Being grid-tied also means that when the power goes out with the utility, the power goes out in the home.  This is a mandatory protective safety measure required by the power companies, when grid power is restored the system will automatically come back online.  It is a common misconception that PV systems will power a home if there is a grid power loss, to do this you need some type of power storage like a battery system along with the PV, SolarCity does not currently install battery systems as they are not economically viable for most clients.

The Equipment

The two main components in a solar power system are the panels and the inverter/s.  Panels (also called “modules”) are all fairly similar.  They are silicon-based and have similar efficiencies.  There are a couple of brands of panels that have slightly higher efficiencies, but the added cost is not usually worth it (unless roof space is an issue and money is not).

The technology of solar panels has not (and is not) advancing too rapidly – fortunately, what we have available today is quite effective.  Solar is not like computers that get twice as fast every 18 months at the same or lower cost (i.e. Moore’s Law).  The technology started growing during the start of the space program in the 1950’s – six decades ago.  In that time, the efficiencies have gone from about 4% to around 15% now.  There’s a theoretical limit on how much energy can be captured in solar panels (around 40%).  The highest efficiency (and highest cost) panels available now are about 19% to 22% (although there are some premium, custom panels used in the space program now with around 28% efficiency).

Panels are expected to last 30, 40 or even 50 years.  They degrade at about 0.5% per year.  Manufacturers typically provide a 20 or 25 year performance warranty at about a 1% per year degradation rate.  Inverters also last a long time, but are more efficient.  They typically have 93% to 96% conversion efficiency ratings.  Most inverters are warranted for 10 years.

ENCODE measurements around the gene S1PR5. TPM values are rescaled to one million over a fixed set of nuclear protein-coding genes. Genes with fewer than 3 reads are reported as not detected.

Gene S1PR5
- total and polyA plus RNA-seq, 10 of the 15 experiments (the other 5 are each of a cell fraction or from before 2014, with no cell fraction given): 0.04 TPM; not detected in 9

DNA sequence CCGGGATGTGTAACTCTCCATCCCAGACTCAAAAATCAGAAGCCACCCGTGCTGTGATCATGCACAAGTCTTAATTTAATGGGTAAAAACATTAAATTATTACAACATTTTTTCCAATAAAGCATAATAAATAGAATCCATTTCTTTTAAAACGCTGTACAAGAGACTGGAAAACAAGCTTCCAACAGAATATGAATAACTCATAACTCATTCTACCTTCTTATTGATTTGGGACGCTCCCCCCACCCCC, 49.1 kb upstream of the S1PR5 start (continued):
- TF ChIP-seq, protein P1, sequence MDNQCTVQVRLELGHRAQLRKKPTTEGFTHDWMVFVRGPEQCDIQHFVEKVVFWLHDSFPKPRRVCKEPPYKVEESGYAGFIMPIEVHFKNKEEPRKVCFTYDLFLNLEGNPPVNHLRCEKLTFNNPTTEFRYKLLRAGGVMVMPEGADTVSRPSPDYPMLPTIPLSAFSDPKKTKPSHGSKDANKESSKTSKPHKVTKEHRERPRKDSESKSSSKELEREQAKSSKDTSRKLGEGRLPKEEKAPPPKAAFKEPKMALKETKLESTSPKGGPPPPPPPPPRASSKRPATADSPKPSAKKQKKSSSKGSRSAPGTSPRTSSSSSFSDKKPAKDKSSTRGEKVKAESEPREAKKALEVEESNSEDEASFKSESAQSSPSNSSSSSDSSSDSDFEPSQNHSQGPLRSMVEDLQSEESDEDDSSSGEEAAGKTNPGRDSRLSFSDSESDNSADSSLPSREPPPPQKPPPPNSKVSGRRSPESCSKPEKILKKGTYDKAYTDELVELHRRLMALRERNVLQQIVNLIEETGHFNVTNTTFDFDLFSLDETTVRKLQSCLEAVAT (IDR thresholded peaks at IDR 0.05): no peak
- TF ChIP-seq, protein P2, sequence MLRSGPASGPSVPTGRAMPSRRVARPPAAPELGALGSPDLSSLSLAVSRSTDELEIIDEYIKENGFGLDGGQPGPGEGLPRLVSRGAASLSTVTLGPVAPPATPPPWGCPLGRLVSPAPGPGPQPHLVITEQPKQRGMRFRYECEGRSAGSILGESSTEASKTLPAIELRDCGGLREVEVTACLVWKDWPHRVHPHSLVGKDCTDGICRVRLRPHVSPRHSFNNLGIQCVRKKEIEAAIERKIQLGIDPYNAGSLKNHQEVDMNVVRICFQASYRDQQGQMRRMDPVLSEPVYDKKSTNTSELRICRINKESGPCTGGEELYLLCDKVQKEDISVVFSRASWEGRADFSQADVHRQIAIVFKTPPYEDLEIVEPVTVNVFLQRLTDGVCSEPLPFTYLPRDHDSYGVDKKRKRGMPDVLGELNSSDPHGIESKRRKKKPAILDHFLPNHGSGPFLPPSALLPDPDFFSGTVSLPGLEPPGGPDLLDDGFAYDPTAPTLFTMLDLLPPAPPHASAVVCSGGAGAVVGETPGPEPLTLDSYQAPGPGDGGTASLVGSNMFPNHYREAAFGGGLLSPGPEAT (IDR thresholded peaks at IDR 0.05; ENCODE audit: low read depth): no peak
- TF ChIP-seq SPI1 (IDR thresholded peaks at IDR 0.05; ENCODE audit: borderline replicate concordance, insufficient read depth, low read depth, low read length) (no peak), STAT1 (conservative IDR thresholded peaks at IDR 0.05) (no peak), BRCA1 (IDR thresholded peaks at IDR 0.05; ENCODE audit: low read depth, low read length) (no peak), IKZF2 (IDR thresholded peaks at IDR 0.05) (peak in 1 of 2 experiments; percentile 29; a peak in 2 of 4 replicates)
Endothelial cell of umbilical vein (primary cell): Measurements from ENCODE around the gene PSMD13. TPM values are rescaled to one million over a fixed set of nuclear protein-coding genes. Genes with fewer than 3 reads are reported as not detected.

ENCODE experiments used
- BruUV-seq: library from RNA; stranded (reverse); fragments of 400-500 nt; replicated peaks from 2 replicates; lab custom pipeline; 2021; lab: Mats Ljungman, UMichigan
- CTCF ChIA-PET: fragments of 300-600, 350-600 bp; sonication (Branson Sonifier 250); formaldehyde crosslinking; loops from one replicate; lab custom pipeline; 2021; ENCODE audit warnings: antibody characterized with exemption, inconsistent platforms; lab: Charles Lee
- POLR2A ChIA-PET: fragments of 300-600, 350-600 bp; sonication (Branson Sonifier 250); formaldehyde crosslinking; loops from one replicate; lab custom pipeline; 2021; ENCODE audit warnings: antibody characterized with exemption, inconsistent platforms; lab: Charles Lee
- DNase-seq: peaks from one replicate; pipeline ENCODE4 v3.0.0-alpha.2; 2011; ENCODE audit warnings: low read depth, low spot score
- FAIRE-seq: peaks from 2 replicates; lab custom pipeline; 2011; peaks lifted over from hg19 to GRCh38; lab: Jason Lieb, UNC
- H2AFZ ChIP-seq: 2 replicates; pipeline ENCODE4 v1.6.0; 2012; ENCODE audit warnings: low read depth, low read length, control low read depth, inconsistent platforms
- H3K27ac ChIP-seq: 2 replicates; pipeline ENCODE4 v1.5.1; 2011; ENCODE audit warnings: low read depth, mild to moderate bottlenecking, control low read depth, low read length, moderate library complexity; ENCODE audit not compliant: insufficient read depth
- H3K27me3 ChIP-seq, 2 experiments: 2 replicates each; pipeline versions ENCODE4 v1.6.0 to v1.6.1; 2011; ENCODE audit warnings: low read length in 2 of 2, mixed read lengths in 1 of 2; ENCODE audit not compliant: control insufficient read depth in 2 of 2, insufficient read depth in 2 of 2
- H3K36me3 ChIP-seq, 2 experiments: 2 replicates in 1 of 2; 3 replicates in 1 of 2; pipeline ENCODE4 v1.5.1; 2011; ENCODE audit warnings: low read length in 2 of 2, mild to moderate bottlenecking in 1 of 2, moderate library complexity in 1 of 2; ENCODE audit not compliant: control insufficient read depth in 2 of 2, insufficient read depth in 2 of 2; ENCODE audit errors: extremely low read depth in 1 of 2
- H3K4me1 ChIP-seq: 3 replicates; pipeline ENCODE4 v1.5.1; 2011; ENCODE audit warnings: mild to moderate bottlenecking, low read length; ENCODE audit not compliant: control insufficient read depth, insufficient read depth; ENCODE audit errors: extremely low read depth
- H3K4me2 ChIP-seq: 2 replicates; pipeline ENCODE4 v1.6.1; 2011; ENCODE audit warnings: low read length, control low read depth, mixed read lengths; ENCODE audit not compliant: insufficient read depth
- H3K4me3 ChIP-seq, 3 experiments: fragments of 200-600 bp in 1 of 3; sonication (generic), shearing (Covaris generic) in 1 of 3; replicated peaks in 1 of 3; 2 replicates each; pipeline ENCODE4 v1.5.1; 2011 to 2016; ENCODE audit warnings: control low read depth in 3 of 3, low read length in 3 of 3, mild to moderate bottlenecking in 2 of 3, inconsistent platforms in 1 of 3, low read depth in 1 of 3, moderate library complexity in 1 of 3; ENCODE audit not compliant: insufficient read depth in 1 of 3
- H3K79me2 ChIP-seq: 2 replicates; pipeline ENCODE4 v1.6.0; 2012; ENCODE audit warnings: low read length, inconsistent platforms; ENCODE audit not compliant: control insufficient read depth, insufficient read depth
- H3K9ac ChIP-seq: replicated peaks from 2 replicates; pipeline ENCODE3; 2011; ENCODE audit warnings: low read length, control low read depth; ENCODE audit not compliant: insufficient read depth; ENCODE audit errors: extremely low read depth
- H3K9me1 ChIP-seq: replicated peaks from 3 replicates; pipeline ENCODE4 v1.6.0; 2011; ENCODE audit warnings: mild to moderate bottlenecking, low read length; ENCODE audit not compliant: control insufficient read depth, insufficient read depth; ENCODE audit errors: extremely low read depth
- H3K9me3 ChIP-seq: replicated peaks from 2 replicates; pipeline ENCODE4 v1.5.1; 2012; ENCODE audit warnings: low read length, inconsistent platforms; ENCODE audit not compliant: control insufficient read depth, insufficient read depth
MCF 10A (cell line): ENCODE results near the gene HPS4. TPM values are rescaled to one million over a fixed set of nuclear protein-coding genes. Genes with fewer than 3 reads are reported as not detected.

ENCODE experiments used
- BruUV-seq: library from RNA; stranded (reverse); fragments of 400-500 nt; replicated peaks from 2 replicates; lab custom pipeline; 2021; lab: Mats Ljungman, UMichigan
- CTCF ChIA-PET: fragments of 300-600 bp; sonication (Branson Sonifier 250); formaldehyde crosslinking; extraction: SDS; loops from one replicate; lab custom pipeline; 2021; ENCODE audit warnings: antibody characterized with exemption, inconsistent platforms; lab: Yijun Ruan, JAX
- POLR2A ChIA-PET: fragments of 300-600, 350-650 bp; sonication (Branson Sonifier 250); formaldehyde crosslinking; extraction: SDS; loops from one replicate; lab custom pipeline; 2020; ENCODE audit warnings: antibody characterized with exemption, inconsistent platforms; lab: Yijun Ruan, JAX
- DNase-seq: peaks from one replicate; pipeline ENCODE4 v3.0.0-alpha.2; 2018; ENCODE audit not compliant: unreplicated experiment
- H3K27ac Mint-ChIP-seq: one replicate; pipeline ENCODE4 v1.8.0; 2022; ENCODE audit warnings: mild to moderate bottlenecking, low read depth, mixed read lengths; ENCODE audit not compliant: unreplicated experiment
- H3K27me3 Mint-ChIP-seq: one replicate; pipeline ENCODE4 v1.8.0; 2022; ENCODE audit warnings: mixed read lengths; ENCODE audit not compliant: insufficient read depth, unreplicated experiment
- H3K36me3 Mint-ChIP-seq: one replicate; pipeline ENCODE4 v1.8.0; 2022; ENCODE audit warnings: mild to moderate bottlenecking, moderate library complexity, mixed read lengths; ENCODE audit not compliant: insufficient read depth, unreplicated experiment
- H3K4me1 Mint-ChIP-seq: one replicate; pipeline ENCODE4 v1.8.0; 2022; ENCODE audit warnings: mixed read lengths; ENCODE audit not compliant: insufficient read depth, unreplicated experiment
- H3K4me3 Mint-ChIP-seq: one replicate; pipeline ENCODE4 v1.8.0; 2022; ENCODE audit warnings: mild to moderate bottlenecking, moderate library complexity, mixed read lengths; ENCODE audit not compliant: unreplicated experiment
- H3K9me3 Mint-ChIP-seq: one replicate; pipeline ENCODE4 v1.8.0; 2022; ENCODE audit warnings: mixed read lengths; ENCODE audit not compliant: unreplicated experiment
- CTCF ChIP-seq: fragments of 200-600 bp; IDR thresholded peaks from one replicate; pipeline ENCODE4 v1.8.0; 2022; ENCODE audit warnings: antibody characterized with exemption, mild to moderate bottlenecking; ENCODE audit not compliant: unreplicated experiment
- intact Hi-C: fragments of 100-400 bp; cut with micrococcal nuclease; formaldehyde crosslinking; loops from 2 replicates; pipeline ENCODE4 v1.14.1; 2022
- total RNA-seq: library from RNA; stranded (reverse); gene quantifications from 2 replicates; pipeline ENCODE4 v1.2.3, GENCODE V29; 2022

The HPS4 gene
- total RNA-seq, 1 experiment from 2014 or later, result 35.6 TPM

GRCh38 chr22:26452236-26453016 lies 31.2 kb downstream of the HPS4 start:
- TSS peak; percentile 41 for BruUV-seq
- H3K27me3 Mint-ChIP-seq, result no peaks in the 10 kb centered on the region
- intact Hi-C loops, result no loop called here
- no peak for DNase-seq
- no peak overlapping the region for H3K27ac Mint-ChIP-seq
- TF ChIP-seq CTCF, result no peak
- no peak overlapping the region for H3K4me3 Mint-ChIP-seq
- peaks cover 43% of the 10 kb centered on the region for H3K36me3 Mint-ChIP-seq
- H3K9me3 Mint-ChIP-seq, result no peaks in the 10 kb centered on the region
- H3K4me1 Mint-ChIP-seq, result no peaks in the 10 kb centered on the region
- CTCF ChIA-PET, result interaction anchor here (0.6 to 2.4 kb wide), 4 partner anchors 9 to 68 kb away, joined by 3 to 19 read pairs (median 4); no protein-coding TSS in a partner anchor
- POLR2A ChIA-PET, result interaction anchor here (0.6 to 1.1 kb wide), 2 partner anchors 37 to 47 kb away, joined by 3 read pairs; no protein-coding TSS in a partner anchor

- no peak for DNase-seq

Saving Money with Solar Power

In Oregon we are very fortunate to have some of the lowest utility rates in the nation.  With that being said we have also experienced some of the largest increases in our energy costs over the last few years. Industry analysts predict double digit annual increases over the next 10-15 years.

First, you should have an understanding of how you pay for electricity.  Take a look at the “Average kW/day” section of your electric bill. Traditional Oregon residences without air conditioning can see a predictable valley pattern of their electrical usage i.e. high in the winter and low in the summer. The utility charges you per kilowatt-hour (kWh) of energy that you consume each month. Winter months have increased usage while in summer months we enjoy smaller electric usage and hence lower electric bills.

Inversely to your electrical consumption, solar in Oregon produces a tremendous amount of energy in the summer time with 12-13hrs of sunlight. Over the course of the year Oregon has more solar access then the national average!  In Oregon we benefit from this solar production pattern by taking advantage of net metering. In essence when you produce more energy then you consume on a monthly bases the utility will provide you a credit, 1kWh produced=1kWh credit. In the summer months you may be able to “bank” these credits on your utility bill, and in the winter months the utility will use your credits first before you are charged for energy used from the electric grid.